The foregoing is illustrative of the present invention and is not to be construed as limiting thereof. The invention is defined by the following claims, with equivalents of the claims to be included therein.

Claims (10)

That which is claimed is:
1. A pharmaceutical composition comprising a pharmaceutically effective amount of at least two components, the first component being a nicotinic agonist possessing selectivity to at least one nicotinic receptor subtype selected from the group consisting of an α4β2 nicotinic receptor subtype and an α4β4 nicotinic receptor subtype and the second component being an acetylcholinesterase inhibitor, wherein the first component is present in an amount between about 5 μg and about 50 μg/kg of patient weight and wherein the second component is present in an amount between about 30 μg and about 600 μg/kg of patient weight.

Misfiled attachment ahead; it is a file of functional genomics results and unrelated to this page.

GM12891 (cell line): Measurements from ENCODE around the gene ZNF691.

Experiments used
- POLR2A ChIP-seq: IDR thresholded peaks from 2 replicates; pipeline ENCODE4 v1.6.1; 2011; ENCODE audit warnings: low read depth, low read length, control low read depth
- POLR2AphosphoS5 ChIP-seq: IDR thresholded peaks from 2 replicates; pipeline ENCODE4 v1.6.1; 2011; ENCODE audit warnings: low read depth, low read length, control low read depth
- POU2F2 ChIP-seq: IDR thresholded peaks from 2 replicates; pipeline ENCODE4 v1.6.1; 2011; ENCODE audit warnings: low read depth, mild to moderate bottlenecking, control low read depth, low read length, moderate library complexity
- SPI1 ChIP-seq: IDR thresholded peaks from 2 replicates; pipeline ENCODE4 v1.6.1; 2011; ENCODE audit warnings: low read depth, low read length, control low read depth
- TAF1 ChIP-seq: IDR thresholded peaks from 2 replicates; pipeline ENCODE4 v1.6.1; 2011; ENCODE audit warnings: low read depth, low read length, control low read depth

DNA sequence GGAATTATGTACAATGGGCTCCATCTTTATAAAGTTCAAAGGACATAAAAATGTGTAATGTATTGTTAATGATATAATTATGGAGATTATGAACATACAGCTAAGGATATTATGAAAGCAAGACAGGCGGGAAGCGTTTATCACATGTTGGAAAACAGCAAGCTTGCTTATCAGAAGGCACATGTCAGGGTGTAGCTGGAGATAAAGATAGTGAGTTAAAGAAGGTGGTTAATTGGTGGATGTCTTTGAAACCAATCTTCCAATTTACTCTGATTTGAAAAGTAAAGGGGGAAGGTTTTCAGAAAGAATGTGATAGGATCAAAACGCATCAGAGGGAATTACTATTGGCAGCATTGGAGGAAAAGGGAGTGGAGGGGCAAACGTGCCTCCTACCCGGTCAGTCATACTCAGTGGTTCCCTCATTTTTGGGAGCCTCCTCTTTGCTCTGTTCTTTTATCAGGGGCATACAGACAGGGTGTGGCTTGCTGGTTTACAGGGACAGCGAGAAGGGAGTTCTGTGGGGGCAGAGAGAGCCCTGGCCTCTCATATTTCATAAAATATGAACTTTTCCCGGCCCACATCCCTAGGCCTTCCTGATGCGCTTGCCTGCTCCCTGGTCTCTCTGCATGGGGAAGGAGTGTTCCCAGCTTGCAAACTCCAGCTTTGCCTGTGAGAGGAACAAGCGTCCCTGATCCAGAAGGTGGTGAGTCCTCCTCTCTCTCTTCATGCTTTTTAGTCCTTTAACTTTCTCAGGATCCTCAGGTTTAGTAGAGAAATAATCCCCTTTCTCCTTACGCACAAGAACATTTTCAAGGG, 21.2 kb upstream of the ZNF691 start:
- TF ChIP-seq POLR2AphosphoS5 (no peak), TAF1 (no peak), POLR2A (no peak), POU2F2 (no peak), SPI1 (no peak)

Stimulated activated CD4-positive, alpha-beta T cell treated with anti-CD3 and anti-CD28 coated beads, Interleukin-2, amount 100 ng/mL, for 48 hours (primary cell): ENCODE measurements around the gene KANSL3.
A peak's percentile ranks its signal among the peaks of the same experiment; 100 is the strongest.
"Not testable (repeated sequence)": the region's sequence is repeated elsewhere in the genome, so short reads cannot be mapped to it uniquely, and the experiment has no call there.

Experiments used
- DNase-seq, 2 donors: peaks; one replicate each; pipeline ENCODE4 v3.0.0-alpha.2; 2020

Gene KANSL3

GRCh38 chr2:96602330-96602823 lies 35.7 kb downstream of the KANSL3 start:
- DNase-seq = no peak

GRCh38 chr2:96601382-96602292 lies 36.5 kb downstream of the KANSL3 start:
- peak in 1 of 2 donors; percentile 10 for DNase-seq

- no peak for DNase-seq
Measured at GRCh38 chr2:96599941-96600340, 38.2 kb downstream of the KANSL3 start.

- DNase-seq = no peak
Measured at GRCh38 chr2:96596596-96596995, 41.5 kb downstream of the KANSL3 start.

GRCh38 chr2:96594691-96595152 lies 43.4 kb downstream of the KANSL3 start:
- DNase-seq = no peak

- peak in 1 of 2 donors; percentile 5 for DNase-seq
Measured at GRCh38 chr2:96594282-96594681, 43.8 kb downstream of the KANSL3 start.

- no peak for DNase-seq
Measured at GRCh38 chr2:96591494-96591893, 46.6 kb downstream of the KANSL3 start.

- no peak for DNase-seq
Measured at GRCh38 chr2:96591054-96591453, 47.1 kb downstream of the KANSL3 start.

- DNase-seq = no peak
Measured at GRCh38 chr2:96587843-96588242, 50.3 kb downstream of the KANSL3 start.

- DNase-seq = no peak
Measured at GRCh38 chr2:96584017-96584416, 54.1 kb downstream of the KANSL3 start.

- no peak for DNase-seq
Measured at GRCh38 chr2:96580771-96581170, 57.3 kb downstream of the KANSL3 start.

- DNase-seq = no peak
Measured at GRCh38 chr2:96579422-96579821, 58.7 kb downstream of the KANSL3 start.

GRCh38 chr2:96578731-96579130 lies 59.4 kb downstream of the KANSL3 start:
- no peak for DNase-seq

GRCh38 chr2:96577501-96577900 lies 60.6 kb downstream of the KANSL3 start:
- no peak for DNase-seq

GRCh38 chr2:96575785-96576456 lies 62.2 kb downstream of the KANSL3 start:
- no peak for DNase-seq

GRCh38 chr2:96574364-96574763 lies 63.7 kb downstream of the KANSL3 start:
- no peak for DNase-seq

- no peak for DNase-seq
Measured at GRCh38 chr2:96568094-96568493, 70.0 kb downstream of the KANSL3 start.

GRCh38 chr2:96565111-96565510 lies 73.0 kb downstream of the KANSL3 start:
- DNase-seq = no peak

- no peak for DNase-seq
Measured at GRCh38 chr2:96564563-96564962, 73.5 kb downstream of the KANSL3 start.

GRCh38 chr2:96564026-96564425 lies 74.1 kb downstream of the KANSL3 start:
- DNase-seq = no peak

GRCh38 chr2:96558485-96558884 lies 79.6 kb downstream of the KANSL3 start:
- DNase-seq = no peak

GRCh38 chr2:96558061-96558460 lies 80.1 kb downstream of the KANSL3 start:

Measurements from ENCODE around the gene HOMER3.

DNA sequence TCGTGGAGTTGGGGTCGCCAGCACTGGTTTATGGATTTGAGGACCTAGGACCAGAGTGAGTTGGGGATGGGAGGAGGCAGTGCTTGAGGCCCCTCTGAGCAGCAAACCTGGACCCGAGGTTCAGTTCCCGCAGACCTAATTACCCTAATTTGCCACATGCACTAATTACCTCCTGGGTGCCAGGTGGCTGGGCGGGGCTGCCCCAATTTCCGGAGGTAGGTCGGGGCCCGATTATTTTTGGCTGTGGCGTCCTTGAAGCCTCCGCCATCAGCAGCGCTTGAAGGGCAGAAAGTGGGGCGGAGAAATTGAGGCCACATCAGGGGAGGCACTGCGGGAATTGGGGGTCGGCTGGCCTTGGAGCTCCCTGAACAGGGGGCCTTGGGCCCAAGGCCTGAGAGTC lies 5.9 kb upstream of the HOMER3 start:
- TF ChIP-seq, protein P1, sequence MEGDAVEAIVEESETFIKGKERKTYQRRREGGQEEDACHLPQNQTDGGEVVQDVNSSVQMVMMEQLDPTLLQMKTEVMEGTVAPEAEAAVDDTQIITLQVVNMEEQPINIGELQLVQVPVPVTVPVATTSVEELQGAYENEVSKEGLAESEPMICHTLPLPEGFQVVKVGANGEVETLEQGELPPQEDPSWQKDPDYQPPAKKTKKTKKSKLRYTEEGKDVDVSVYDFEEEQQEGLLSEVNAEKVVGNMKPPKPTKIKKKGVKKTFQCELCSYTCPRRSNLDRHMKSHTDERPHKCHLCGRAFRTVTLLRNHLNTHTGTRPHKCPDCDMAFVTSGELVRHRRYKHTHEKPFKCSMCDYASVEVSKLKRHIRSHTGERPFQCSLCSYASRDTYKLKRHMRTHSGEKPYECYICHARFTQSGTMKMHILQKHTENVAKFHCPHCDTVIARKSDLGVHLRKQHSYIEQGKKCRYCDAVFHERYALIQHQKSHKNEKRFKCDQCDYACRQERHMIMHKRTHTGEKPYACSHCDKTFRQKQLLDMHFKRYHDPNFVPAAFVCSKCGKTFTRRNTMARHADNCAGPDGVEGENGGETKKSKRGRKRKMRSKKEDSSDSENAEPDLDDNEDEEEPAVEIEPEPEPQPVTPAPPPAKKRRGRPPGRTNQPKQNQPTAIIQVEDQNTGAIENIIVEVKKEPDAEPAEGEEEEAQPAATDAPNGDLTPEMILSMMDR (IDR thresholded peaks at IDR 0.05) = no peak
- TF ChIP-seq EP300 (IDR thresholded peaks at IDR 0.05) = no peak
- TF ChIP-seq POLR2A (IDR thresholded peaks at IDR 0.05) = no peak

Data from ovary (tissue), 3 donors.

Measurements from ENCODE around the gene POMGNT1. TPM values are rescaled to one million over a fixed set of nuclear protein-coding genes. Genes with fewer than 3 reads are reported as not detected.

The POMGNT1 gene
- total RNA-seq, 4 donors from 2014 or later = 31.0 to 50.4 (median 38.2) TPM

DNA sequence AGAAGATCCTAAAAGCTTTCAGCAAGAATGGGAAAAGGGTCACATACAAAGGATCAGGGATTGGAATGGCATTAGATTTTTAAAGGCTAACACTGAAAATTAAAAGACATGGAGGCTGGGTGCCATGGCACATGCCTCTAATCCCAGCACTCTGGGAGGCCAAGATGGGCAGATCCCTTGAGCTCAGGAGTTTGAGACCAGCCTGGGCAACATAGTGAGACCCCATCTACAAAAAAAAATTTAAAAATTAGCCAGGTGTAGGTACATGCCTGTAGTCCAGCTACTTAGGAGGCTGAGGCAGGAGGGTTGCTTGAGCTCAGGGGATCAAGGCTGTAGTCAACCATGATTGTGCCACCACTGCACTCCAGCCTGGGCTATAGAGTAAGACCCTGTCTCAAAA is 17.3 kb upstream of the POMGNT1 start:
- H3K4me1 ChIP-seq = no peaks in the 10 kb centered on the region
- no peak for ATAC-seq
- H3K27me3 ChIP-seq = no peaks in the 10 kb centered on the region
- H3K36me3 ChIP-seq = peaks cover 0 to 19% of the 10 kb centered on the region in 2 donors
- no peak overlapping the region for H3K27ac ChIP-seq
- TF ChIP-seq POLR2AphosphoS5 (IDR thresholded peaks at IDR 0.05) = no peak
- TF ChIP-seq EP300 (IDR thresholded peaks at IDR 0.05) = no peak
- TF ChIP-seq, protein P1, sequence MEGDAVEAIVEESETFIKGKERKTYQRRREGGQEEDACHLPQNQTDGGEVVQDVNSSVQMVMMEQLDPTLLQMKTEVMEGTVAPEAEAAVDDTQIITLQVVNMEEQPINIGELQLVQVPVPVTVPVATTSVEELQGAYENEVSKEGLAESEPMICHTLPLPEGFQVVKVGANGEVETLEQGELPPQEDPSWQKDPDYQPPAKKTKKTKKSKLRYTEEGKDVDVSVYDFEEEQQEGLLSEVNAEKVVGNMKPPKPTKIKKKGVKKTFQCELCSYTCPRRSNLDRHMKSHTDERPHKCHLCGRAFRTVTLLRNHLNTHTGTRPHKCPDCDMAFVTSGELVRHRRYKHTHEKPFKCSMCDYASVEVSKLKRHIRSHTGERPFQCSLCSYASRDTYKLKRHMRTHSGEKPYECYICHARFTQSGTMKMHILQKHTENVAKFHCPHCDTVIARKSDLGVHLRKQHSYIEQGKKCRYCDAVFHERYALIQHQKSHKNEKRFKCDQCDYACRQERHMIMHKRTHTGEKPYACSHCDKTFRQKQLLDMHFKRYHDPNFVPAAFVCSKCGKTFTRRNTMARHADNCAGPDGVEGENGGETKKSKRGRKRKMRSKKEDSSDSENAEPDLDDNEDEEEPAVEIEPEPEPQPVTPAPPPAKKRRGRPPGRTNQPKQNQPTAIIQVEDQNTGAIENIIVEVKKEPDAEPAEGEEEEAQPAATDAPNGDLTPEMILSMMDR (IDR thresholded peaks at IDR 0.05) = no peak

2. A composition of claim 1 wherein the nicotinic agonist is an aryl substituted amine.
3. A composition of claim 1 wherein the nicotinic agonist is E-metanicotine.
4. A composition of claim 1 wherein the nicotinic agonist is (2S)-(4E)-N-methyl-5-(5-isopropoxy-3-pyridyl)-4-penten-2-amine.
5. The composition of claim 1 wherein the acetylcholinesterase inhibitor is tacrine.
6. A method for treating CNS disorders comprising administering to a subject a pharmaceutically effective amount of a pharmaceutical composition incorporating a nicotinic agonist possessing selectivity to at least one nicotinic receptor subtype selected from the group consisting of an α4β2 nicotinic receptor subtype and an α4β4 nicotinic receptor subtype and an acetylcholinesterase inhibitor, wherein the nicotinic agonist is administered in an amount between about 5 μg and about 50 μg/kg of patient weight and wherein the acetylcholinesterase inhibitor is administered in an amount between about 30 μg and about 600 μg/kg of patient weight.
7. The method of claim 6 wherein the nicotinic agonist is an aryl substituted amine.
8. The method of claim 6 wherein the nicotinic agonist is E-metanicotine.
9. The method of claim 6 wherein the nicotinic agonist is (2S)-(4E)-N-methyl-5-(5-isopropoxy-3-pyridyl)-4-penten-2-amine.
10. The method of claim 6 wherein the acetylcholinesterase inhibitor is tacrine.